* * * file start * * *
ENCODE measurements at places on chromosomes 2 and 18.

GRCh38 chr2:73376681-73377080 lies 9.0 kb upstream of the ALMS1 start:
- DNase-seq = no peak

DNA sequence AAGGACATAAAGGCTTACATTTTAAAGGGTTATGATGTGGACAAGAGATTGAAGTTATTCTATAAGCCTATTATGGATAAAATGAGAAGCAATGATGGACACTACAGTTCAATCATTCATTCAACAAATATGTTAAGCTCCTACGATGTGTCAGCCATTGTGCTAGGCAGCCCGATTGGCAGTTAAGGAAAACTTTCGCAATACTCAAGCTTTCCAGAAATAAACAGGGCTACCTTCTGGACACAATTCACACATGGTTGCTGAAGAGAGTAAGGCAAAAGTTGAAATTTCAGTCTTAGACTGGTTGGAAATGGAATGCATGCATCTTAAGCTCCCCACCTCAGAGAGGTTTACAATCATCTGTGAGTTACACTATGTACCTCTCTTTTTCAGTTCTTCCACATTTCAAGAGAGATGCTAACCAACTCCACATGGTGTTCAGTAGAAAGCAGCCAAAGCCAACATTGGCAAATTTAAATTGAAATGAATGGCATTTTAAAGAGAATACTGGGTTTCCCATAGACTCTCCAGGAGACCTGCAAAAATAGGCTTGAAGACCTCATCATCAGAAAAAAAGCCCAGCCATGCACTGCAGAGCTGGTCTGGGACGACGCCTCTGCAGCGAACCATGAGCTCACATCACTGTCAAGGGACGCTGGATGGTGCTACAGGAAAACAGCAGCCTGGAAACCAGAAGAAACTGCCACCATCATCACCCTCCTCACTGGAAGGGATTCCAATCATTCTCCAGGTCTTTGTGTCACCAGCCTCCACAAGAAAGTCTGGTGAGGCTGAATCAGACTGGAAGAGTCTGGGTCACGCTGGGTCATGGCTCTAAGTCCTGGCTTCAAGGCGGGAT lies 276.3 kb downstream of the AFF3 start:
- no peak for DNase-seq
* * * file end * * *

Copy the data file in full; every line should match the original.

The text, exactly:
ENCODE measurements at places on chromosomes 2 and 18.

GRCh38 chr2:73376681-73377080 lies 9.0 kb upstream of the ALMS1 start:
- DNase-seq = no peak

DNA sequence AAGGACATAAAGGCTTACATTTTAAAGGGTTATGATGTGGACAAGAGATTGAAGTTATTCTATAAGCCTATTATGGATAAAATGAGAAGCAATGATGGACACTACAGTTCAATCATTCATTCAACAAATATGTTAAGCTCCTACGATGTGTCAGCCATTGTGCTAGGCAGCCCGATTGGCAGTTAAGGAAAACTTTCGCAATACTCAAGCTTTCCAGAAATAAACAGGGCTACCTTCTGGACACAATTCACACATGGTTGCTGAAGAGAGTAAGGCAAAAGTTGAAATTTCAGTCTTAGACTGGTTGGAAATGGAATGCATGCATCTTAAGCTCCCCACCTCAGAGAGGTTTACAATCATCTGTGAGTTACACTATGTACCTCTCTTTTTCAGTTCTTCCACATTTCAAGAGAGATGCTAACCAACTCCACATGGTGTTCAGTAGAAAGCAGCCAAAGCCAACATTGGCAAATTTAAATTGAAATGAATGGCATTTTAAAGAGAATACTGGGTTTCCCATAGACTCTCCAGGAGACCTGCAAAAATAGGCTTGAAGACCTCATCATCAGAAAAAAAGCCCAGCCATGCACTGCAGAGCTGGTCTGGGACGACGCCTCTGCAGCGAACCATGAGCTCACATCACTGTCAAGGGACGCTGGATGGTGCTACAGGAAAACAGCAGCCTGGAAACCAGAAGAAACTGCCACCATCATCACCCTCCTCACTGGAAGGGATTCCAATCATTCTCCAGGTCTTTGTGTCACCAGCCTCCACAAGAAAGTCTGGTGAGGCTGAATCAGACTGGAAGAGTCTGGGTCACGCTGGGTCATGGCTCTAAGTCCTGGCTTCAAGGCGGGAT lies 276.3 kb downstream of the AFF3 start:
- no peak for DNase-seq